This still from a NASA video shows the Voyager 1 probe nearly 12 billion miles from the sun as it goes boldly into the final frontier of interstellar space as the farthest man-made object in human history.
Now that NASA's Voyager 1 probe has left the solar system, its next big spaceflight milestone comes with the flyby of another star — in 40,000 years.
Voyager 1 entered interstellar space in August 2012, nearly 35 years after blasting off, scientists announced Thursday (Sept. 12). As it leaves our solar system behind, the robotic spacecraft is streaking toward an encounter with a star called AC +79 3888, which lies 17.6 light-years from Earth.
"Voyager's on its way to a close approach with it in about 40,000 years," Voyager project manager Suzanne Dodd, of NASA's Jet Propulsion Laboratory in Pasadena, Calif., told reporters Thursday. "It's going to come within 1.7 light-years of this star — and it'll swing by it, and it will continue to orbit around the center of our Milky Way galaxy." [Voyager 1 in Interstellar Space: Complete Coverage]
The probe won't beam home any data from AC +79 3888's neighborhood, of course. Voyager 1's declining power supply will force the mission team to turn off its first instrument in 2020, and all of the science gear will stop working by 2025, Dodd said.
That time window still gives Voyager 1 a dozen years or so to study interstellar space up close, and researchers can't wait to see what the probe observes in this unexplored realm.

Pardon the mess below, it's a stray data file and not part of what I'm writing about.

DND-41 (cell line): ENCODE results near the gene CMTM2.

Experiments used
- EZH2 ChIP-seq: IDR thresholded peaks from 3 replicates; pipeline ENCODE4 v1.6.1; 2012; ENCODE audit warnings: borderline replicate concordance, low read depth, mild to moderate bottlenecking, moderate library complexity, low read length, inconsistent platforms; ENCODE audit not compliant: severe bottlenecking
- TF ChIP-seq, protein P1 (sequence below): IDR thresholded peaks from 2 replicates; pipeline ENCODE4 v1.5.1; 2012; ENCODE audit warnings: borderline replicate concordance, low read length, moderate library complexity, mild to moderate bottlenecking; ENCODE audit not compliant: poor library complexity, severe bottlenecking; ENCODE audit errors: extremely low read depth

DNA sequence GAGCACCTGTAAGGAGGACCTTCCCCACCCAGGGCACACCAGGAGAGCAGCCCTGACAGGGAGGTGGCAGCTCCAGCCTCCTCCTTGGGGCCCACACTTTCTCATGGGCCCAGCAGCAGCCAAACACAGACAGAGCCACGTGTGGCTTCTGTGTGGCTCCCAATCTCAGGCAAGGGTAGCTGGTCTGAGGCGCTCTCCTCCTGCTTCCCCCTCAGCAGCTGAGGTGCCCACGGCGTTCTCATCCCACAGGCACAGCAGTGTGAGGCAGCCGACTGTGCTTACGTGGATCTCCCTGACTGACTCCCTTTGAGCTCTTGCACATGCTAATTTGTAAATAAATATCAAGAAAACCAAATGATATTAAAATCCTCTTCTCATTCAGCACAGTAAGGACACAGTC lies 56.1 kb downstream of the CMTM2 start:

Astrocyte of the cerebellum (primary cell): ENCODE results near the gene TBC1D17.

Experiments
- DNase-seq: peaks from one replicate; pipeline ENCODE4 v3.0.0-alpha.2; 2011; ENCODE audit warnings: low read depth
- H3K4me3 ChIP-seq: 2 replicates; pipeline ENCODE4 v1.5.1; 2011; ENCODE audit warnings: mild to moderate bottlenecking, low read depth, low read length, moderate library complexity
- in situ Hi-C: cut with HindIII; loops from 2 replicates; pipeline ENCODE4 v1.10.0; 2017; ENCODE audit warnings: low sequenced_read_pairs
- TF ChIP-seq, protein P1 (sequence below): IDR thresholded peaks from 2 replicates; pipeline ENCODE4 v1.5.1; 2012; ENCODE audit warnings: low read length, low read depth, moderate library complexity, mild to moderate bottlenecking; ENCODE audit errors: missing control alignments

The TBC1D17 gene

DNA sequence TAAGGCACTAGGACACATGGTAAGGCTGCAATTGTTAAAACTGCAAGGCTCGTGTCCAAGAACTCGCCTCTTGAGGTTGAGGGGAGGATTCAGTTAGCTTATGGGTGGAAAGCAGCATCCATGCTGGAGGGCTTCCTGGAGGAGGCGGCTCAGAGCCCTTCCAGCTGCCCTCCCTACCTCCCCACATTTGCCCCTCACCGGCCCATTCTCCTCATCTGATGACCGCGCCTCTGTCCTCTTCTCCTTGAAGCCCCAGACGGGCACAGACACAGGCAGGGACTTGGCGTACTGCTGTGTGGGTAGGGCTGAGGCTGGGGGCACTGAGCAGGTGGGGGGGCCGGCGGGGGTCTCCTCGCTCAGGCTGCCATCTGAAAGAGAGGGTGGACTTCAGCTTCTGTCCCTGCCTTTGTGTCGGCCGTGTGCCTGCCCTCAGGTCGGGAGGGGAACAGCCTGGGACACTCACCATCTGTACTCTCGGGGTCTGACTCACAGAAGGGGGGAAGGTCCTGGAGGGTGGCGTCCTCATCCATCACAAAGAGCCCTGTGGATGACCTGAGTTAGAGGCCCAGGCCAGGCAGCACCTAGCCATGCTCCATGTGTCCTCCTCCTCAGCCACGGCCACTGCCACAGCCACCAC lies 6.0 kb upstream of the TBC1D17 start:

For example, the spacecraft's data should shed light on how interstellar plasma flows around the heliosphere — the huge bubble of charged particles and magnetic fields that the sun puffs out around itself — said Voyager chief scientist Ed Stone, a physicist at the California Institute of Technology in Pasadena.
"So now, we will be able to understand and measure and observe that interaction, which is a very important part of how the sun interacts with what's around it," Stone told SPACE.com.
Voyager 1 and its twin, Voyager 2, launched a few weeks apart in 1977 to study Jupiter, Saturn, Uranus and Neptune. The duo completed this unprecedented "grand tour" in 1989, and then embarked on a new mission to investigate the outer reaches of the solar system and interstellar space.
Voyager 1, which is zipping along at 38,000 mph (61,000 km/h), is currently 11.7 billion miles (18.8 billion kilometers) from Earth. Voyager 2 took a different route through the solar system and is now 9.5 billion miles (15.3 billion km) from home.
Voyager 2 may join its twin in interstellar space three or four years from now, Stone said, stressing that it's tough to predict a departure date in advance.